UN again accuses Rwanda of backing M23 as Kigali protests DRC’s FDLR support

Saturday June 24 2023

M23 soldiers leave Rumangabo camp after the meeting with EACRF officials in eastern Democratic Republic of Congo on January 6, 2023. PHOTO | AFP


The United Nations has again accused Rwanda of offering support to the M23 rebel group that is fighting the Democratic Republic of Congo (DRC) government.

A new UN Group of Experts report on the DRC, claims that Rwanda is supporting the M23 through troop reinforcement, equipment and command, and names at least five active top commanders of the Rwanda Defence Forces as coordinators.

The June 13, 2023 report to the president of the UN Security Council warns that the deteriorating relations between Kinshasa and Kigali pose a security threat in the region.

In March this year, DRC claimed that Rwanda had sent reinforcements in the form of troops and equipment to the M23 in DRC.

While Kigali denies this, including in response to information requests from the UN experts who authored this report, both the European Union and the US have called on Rwanda to stop aiding the UN-sanctioned rebel group.

According to the report, episodes of intense violence have affected the three provinces of the eastern DRC — South Kivu, North Kivu and Ituri — brought about by clashes between M23 and the Congolese Army (FARDC), with both sides accusing each other of violating successive ceasefire agreements.


Read: Congo army, M23 trade blame for ceasefire violation

“Despite bilateral, regional, and international efforts to de-escalate the crisis related to the 'Mouvement du 23 mars' (M23), the sanctioned armed group continued to significantly expand its territory and increase attacks,” the report says.

Kigali, while dismissing the UN report as based on “questionable evidence and unreliable sources” was quick to acknowledge a part of it that “confirms the serious threat represented by the Kinshasa-backed genocidal militia FLDR, and their newly increased capacity to threaten Rwanda’s security.”

The Government Communications Office noted how the details the financial support, weapons and political cover provided to the FDLR by the Government of the DR Congo and confirms that, “along with other illegal armed forces, the FDLR is fighting alongside the Congolese armed forces (FARDC), which has on multiple occasions in the past year violated Rwandan territory.”

Rwanda’s responses to accusations against the Rwanda Defence Force do not appear in the report. The sources used by the UNGoE include the DRC Government, former combatants, anti-Rwanda Congolese civil society campaigners, and current members of illegal armed groups including elements of the so-called “Wazalendo”, a coalition of illegal armed groups allied to FARDC.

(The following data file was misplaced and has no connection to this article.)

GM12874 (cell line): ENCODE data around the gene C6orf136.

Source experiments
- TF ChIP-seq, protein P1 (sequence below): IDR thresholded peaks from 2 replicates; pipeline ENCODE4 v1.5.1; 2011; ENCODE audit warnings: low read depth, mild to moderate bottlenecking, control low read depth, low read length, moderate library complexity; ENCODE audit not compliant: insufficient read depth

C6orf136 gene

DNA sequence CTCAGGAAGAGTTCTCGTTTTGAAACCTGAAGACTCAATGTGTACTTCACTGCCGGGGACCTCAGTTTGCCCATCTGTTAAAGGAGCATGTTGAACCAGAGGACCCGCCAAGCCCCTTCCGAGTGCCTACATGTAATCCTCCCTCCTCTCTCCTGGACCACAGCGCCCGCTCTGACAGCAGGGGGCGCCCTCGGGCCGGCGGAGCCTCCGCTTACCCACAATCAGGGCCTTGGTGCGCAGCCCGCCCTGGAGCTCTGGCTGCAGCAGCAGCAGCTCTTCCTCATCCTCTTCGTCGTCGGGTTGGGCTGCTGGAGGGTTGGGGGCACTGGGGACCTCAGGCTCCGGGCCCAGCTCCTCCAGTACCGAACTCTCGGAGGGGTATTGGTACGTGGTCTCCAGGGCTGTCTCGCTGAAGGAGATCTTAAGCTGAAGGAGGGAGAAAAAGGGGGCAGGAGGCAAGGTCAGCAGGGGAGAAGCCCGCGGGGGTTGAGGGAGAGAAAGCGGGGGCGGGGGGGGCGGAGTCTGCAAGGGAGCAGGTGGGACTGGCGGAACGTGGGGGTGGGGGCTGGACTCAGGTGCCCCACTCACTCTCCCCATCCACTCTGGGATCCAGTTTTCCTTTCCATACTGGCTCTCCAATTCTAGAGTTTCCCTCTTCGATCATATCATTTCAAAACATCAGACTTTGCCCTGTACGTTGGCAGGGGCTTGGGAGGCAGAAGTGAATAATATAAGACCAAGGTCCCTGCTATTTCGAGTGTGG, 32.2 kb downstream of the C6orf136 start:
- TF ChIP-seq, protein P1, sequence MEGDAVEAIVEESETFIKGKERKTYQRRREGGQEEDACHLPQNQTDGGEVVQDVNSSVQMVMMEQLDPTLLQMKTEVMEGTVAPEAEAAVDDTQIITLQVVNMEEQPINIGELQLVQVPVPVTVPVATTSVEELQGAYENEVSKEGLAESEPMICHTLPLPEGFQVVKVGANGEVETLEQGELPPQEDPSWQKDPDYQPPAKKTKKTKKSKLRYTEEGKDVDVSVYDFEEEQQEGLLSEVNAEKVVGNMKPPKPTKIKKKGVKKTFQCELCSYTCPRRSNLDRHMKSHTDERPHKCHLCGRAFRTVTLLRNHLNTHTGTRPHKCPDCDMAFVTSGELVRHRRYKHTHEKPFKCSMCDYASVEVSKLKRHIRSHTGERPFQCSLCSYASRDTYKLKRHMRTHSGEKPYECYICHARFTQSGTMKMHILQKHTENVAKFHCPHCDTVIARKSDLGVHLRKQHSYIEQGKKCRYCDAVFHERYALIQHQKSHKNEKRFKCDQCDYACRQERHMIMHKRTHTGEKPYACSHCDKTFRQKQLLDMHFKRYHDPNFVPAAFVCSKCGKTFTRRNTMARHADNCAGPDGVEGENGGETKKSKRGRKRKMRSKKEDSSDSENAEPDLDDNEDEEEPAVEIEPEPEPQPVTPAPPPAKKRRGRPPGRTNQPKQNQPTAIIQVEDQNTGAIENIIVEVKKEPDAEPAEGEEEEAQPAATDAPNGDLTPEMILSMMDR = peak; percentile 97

In addition, the UNGoE report ignores ongoing regional peace efforts, in which the United Nations is playing a supporting role and fails to mention the well-documented efforts by the DRC to frustrate the Nairobi and Luanda processes, including the work of the EAC Regional Force deployed in Eastern DRC.

Also ignored are the multiple violations against Rwanda’s territorial integrity, and the DRC’s pursuit of the path of an all-out war.

"The report deliberately minimises the threat of ethnic cleansing of Congolese Tutsi communities, and shockingly blames the targeted communities for causing their own suffering."

Read: DRC Tutsis face threats amid rebel crisis

"This contradicts reports by the UN and other organizations and mirrors the rhetoric of genocide deniers and ideologues. It also contradicts the testimonies of thousands of Congolese refugees who over the last two decades have been forced to flee to countries in the region, including Rwanda,” the Spokesperson said.

Rwanda also accuses DRC of hiring mercenaries. President Paul Kagame early this year said Congo’s situation was getting worse after the recruitment of mercenaries in preparation for war, although President Tshisekedi dismissed the allegations as baseless.

Instead, the government said they have experts. “If we get Sukhoi aircraft (Russian fighter planes), we need the technical personnel to maintain them. If we do not have that manpower, what do we do?” said DR Congo Government Spokesman Patrick Muyaya.

But the UN report cited the presence of Romanians, Bulgarians, Georgians, and Belorussians.